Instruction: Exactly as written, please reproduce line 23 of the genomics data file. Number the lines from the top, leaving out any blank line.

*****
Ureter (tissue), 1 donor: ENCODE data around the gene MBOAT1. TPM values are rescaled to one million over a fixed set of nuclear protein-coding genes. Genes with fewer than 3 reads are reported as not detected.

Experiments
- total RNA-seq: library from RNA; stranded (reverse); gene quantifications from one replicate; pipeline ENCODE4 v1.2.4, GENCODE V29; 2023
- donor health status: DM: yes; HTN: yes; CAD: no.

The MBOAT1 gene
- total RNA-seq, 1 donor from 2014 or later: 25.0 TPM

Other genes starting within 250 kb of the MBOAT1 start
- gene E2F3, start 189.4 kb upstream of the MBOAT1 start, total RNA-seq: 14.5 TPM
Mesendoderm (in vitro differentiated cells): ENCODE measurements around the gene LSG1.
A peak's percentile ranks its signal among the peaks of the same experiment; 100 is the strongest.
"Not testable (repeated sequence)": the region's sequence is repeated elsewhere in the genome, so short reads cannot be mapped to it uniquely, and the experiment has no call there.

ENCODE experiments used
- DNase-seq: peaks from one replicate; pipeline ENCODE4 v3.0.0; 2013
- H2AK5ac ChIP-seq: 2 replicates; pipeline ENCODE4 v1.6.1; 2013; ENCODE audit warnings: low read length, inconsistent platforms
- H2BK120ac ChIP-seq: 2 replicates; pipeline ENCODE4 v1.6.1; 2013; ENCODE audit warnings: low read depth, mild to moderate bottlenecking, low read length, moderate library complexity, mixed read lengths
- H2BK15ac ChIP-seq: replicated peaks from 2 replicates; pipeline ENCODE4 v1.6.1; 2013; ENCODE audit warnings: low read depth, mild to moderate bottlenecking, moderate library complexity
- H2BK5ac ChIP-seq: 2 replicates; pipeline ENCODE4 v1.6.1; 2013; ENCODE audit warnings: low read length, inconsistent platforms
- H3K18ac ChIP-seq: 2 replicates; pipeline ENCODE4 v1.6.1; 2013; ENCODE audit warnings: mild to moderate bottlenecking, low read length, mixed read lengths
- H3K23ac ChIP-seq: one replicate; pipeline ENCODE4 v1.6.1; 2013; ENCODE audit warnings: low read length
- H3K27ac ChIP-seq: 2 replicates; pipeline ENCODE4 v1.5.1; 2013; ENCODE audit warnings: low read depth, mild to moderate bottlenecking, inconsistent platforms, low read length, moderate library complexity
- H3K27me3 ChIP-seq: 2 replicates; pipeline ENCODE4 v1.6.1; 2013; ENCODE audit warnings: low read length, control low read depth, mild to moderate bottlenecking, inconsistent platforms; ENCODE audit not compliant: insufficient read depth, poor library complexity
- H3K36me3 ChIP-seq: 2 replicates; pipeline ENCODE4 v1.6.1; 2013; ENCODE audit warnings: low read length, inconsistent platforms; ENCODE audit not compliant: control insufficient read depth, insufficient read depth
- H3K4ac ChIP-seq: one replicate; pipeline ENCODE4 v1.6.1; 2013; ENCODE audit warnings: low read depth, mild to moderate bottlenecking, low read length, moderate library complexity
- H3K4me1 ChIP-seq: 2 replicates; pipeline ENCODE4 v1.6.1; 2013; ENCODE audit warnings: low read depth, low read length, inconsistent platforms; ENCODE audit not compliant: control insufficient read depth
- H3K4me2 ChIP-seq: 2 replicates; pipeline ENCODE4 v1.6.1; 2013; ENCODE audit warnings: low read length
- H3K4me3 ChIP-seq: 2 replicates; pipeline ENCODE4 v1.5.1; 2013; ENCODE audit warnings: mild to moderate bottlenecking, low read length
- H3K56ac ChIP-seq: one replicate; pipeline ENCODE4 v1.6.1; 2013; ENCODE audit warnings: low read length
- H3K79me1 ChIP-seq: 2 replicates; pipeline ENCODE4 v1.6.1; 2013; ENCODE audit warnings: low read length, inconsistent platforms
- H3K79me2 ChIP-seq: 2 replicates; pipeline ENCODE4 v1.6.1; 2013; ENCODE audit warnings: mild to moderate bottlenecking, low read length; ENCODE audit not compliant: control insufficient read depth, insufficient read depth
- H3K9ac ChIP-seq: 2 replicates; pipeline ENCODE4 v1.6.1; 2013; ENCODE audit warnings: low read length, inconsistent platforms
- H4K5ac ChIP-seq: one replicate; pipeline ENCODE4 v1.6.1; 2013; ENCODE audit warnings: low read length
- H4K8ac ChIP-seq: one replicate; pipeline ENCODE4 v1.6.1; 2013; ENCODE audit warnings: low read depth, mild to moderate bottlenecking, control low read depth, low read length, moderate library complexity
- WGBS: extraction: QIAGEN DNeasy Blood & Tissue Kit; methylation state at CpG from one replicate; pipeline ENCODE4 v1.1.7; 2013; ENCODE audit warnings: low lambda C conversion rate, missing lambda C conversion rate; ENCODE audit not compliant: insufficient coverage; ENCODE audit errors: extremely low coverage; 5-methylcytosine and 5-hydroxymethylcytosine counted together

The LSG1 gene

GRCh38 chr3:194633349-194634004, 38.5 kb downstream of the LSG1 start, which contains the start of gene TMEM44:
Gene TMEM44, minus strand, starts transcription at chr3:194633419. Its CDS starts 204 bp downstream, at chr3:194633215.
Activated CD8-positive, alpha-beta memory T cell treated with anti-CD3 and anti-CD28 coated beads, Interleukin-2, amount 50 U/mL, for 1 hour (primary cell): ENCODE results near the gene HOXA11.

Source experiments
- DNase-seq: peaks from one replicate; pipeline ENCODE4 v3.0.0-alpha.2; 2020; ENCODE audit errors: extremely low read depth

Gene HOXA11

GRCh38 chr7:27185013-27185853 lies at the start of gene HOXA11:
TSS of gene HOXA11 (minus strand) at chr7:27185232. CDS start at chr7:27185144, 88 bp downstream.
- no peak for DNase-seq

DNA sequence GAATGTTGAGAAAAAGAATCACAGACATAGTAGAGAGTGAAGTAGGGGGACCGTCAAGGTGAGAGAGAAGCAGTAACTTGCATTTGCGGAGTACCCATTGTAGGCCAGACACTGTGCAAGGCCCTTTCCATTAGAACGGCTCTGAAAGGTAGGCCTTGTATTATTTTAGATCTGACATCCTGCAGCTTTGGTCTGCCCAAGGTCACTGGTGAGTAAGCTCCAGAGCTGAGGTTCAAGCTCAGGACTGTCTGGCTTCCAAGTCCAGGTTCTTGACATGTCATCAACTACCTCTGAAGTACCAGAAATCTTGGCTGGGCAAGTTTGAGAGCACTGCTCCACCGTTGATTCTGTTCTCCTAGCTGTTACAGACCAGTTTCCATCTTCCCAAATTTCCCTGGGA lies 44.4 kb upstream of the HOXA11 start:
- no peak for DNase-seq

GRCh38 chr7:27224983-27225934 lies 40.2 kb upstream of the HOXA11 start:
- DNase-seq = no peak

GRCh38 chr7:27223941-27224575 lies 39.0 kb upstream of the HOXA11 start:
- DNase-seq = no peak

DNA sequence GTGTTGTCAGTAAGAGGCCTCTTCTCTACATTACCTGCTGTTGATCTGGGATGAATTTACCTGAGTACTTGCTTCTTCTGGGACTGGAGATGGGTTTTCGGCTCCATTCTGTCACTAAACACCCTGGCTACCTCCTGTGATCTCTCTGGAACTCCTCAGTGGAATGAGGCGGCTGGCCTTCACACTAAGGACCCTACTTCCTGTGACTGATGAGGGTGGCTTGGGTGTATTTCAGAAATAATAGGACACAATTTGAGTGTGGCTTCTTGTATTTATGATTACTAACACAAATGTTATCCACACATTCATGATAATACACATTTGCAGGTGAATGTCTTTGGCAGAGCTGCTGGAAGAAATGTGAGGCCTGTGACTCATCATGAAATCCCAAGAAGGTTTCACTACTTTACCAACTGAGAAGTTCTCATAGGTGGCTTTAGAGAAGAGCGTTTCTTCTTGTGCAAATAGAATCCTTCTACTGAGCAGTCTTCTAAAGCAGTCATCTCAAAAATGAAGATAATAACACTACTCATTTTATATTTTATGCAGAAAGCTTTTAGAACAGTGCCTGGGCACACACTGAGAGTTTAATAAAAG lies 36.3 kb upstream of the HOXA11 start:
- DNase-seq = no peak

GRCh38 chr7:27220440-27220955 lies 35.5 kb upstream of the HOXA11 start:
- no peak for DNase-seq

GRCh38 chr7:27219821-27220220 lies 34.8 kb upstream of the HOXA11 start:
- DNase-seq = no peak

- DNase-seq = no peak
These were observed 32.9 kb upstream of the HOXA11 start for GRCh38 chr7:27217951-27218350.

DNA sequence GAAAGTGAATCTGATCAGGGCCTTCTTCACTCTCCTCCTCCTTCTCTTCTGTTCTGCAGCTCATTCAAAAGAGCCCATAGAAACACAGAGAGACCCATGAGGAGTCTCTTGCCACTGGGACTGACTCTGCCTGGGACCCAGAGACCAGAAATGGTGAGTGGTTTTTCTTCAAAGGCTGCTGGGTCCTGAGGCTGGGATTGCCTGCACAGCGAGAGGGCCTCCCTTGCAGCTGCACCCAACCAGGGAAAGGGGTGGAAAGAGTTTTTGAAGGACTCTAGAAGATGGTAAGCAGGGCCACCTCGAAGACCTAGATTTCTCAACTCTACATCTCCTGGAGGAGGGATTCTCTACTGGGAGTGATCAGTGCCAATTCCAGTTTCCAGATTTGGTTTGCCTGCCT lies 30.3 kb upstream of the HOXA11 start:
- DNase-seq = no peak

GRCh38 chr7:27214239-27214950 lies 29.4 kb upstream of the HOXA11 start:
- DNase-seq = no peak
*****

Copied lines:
- H3K4ac ChIP-seq: one replicate; pipeline ENCODE4 v1.6.1; 2013; ENCODE audit warnings: low read depth, mild to moderate bottlenecking, low read length, moderate library complexity